96 pages
Contains Photos
ISBN 0-921586-72-8
DDC C811'.54





Reviewed by Beryl Baigent

Beryl Baigent is a poet; her published collections include Absorbing the
Dark, Hiraeth: In Search of Celtic Origins, Triptych: Virgins, Victims,
Votives, and Mystic Animals.


I wondered if I was opening an “X-File” when I began to browse Lisa
Robertson’s second book. The front-cover depiction of a
black-and-white female nude with strategically imposed flower, set in a
darkened circle, further added to the mystery, as did the variety of
photographed body parts on the subtitled pages: an arm for “Honour,”
a pair of soles for “Beauty,” a pointed foot for “Nostalgia.”
However, neither the illustrations nor the endnotes offered many clues
for deciphering the enigma.

In the endnotes, Robertson explains that she was introduced to the
eclogue after reading a collection of satirical poems by the
18th-century poet, Lady Mary Wortley Montagu. A glossary of literary
terms notes that an eclogue is the model for the traditional pastoral
poem, an urban poet’s nostalgic image of the peace and simplicity of
the life of rural people in an idealized natural setting.

Voicing translated lines from Virgil’s “Songs to Venus,”
Robertson’s persona, “the Roaring Boys,” sing: “Hey Blushing
Berries, you’ve got us curious. Groves / Nodding can’t masque your
emotion’s curious / Fretwork.” Each of Robertson’s 10 eclogues
expresses some of Virgil’s sentiments. Eclogue Eight Romance
emphasizes the subtitle with: “You suss her nervy spite, new as fire
gets / Her nectar’s cunning gist needs quelling / This time in the
filmy cave we’ll quote Cupid’s vulgar luck / To taste her lurid lips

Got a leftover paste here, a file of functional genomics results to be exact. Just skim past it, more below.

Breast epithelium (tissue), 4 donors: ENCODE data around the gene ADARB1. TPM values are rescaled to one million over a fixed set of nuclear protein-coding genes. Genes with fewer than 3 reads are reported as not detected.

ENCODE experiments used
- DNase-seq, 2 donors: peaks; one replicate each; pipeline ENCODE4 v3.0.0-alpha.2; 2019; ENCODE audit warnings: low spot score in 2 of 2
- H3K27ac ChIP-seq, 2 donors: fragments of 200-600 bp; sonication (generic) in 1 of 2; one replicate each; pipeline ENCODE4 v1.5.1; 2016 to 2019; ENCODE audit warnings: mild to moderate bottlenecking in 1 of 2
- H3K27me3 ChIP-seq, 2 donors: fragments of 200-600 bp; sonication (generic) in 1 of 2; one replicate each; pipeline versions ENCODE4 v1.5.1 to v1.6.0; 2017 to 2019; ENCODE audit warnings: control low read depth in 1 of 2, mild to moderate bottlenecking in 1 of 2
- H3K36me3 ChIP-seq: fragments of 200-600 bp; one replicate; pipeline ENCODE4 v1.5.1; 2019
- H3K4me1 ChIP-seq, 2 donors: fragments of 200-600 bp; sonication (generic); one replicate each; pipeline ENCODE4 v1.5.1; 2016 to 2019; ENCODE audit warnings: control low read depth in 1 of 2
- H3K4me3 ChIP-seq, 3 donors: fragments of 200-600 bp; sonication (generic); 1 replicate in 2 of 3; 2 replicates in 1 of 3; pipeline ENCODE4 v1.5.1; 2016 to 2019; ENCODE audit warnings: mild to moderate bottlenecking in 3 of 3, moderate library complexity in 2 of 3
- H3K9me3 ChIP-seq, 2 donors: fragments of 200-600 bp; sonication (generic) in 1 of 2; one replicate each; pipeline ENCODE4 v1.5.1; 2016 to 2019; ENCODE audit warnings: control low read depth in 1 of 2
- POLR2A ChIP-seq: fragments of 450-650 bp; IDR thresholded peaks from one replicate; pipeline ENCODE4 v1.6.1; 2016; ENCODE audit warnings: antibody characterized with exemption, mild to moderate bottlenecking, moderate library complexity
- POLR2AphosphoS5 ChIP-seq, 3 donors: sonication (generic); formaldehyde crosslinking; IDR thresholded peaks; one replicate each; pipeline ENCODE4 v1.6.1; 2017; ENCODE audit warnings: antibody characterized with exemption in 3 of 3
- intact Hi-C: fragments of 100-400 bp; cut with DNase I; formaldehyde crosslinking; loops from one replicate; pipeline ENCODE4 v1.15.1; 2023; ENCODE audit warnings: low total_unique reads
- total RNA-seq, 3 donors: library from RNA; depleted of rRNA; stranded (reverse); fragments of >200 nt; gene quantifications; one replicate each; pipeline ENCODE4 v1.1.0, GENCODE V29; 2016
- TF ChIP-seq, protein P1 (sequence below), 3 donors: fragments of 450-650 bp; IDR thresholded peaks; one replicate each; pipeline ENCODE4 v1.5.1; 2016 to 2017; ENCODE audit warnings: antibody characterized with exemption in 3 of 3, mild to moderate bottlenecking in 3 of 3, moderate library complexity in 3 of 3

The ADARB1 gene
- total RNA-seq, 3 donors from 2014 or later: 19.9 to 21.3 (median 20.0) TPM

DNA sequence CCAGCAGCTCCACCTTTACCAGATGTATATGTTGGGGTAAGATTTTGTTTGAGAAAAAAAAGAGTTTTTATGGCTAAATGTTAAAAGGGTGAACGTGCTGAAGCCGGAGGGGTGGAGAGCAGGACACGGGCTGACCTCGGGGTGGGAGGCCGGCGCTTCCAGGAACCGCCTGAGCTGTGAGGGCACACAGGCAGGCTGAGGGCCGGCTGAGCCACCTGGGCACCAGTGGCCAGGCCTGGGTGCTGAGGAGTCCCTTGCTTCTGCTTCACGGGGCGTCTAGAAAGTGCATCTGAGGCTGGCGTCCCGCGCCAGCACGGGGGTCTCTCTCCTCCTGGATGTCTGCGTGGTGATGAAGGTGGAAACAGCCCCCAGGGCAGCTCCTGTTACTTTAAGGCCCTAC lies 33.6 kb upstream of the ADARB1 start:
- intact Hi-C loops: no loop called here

we’d flaunt that silly stamen.”

In these eclogues, which are part verse, part prose, part dialogue,
Robertson also “shares a vocabulary with George Thornley’s 1657
translation of Longus’s “Daphnis and Chloe,” while other pieces
echo Rousseau, Patti Smith, Thomas More, and a diverse group of writers.
I would not have recognized these reverberations but for the endnote.

Robertson, who is part of a “collaborative feminist history and
writing practice,” remarks in her prologue that she “needed a genre
for the times that [she goes] phantom to rampage Liberty.” Searching
out a new/old genre for the times is admirable. However, the convoluted
language, archaic references, and distancing that the poet applies to
her work do not offer a suitable or inspiring alternative for this
reviewer, although no doubt some academics who wish to make poetry the
realm of intellectual study may value this conundrum.



Robertson, Lisa., “XEclogue,” Canadian Book Review Annual Online, accessed July 13, 2024, https://cbra.library.utoronto.ca/items/show/7502.